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State Rep. Gail Lavielle (R-143) and state Sen. Toni Boucher (R-26) have been named 2018 Children’s Champions by the Connecticut Early Childhood Alliance and were presented with Children’s Champion Awards at the Riverbrook Regional YMCA in Wilton on June 29.

The award is given to legislators who demonstrate leadership on issues that impact the well-being of Connecticut’s young children in the areas of healthy development, early care and education, nutrition, and safety.

“Each of the legislators we’re recognizing this year stood up for children to protect funding for child care or to push policy change that supports families with children,” Connecticut Early Childhood Alliance Executive Director Merrill Gay said in a press release.

Among legislation passed during the 2018 session were:


  • A measure that will make it easier for homeless families to obtain child care;

  • A bill that will allow the Connecticut Office of Early Childhood to prioritize infants and toddlers if there’s a Care4Kids wait list and make it easier for the office to adjust provider rates for school readiness and state-funded centers;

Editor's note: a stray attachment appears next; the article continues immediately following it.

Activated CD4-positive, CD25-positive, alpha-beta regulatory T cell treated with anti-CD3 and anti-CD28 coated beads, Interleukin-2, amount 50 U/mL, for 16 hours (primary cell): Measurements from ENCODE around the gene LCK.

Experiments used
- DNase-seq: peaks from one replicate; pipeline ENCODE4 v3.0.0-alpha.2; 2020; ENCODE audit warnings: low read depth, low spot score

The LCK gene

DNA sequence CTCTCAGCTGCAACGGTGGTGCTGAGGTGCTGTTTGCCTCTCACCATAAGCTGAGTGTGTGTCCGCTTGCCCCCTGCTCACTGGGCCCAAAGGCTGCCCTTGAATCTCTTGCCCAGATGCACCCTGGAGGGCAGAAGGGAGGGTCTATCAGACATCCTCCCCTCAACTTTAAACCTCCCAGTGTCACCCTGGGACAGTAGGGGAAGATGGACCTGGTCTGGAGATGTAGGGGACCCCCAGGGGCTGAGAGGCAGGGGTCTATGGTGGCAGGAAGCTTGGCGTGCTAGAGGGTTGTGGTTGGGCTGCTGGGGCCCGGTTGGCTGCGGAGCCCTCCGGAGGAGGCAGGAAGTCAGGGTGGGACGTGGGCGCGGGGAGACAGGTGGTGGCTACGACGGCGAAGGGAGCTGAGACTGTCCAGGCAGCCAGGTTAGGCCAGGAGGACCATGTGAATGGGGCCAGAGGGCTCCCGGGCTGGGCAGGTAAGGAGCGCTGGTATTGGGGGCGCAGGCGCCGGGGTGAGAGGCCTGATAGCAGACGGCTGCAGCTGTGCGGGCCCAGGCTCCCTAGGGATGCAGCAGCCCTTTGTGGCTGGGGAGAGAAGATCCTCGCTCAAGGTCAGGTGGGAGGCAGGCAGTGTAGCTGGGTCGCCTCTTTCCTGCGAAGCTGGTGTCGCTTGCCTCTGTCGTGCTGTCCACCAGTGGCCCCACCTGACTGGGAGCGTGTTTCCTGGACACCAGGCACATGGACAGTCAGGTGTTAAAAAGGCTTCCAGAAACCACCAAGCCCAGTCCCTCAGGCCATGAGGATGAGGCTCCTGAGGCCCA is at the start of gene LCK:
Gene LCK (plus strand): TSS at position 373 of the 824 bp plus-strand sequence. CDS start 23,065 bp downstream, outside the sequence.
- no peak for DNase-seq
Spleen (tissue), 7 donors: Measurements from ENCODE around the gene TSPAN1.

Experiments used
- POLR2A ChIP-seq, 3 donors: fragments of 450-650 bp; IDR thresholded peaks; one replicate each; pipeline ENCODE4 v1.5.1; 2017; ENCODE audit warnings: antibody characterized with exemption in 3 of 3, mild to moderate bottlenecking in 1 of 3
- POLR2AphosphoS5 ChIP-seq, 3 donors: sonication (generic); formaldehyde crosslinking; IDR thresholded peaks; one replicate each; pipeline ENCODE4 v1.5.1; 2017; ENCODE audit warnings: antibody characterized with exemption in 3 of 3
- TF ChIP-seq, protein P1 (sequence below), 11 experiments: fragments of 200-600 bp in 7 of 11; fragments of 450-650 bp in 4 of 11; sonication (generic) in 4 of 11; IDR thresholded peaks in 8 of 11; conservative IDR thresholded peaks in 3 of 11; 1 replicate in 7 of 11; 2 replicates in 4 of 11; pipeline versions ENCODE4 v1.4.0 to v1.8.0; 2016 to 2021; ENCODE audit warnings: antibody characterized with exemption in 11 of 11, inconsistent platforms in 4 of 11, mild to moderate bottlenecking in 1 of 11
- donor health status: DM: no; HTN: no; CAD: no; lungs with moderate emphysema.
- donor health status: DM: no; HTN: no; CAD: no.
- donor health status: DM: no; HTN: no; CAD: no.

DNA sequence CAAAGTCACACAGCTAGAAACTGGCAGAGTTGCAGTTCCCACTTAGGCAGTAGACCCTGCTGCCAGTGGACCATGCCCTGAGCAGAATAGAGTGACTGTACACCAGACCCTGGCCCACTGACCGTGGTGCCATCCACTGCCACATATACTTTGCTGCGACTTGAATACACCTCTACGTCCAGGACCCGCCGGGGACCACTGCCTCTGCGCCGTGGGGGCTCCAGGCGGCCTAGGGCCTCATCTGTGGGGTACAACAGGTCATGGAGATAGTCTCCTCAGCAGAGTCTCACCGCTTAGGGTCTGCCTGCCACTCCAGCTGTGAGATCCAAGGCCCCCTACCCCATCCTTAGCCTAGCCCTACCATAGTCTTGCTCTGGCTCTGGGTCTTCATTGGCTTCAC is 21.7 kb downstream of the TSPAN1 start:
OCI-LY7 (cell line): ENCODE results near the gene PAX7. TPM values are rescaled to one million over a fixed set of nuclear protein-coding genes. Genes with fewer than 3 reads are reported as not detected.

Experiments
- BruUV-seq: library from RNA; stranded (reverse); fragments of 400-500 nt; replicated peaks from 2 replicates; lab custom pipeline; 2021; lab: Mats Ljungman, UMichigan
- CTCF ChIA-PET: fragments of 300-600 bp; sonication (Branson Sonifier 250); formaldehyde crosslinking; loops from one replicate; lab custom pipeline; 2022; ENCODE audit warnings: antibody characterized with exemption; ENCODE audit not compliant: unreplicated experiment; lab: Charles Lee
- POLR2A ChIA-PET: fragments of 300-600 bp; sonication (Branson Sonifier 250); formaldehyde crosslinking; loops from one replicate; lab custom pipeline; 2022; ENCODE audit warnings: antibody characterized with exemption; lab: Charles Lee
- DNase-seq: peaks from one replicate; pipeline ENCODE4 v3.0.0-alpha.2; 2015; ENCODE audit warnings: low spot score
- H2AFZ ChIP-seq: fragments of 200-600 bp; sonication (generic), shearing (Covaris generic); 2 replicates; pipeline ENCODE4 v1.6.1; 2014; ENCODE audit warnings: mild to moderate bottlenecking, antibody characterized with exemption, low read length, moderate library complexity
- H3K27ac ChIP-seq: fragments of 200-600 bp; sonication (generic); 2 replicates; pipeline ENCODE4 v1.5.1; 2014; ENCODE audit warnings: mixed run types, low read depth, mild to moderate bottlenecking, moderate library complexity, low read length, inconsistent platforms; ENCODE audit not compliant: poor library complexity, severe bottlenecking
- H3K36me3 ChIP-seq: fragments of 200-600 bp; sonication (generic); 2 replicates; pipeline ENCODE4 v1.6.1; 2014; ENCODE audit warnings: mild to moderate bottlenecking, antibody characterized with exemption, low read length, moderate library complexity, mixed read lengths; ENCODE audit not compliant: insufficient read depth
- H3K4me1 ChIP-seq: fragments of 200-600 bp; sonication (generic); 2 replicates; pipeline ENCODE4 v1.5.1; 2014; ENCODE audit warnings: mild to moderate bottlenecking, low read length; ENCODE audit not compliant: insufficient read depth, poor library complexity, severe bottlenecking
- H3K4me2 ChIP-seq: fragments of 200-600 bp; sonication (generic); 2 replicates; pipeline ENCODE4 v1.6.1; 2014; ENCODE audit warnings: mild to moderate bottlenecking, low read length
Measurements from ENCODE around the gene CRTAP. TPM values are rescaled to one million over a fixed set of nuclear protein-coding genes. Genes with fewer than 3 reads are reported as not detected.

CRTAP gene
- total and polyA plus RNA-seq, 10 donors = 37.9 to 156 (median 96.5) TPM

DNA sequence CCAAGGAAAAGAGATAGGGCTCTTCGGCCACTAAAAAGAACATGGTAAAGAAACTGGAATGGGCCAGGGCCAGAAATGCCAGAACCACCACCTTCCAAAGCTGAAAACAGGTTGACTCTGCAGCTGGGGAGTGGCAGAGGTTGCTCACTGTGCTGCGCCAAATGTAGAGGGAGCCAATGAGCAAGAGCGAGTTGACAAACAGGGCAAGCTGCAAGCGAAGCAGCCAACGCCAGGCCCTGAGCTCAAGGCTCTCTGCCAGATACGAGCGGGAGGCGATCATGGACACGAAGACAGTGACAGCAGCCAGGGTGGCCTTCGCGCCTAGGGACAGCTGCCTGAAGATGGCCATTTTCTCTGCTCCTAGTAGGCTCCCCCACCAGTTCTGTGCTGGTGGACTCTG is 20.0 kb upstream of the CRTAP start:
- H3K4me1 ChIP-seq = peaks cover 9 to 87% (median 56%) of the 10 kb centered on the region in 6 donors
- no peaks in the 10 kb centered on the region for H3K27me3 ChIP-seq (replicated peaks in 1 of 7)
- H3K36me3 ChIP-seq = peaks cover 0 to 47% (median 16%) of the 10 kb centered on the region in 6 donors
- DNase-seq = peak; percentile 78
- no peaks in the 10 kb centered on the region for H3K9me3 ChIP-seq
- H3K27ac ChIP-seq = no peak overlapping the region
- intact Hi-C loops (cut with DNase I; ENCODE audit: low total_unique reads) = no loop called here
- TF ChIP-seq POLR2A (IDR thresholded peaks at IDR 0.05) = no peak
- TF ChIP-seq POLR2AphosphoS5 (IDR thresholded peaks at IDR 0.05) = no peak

• A bill that requires insurance policies to cover essential health benefits, including pregnancy and immunizations.


“The earliest years are the best time in a child’s life to build a strong foundation for physical and mental health and lifelong learning abilities. That’s why education and services for young children are such an integral part of my work in the legislature,” said Lavielle, ranking member of the General Assembly’s Education Committee.

“Children who are well prepared both intellectually and emotionally to enter school progress the fastest, and are best equipped to learn new material, make friends, and take advantage of educational and professional opportunities as they grow older.”

Boucher said education and “issues affecting children” are the reasons she became involved in government in the first place.

“They will always be my passion and the key to the future of this state and nation,” said Boucher, who is current co-chair of the legislature’s Education Committee.

Boucher began her political career as a member of the Wilton Board of Education and has also served as a member of the Connecticut State Board of Education.

Founded in 2002, the Connecticut Early Childhood Alliance is a statewide organization committed to improving outcomes in the areas of learning, health, safety, and economic security for children ages birth to eight.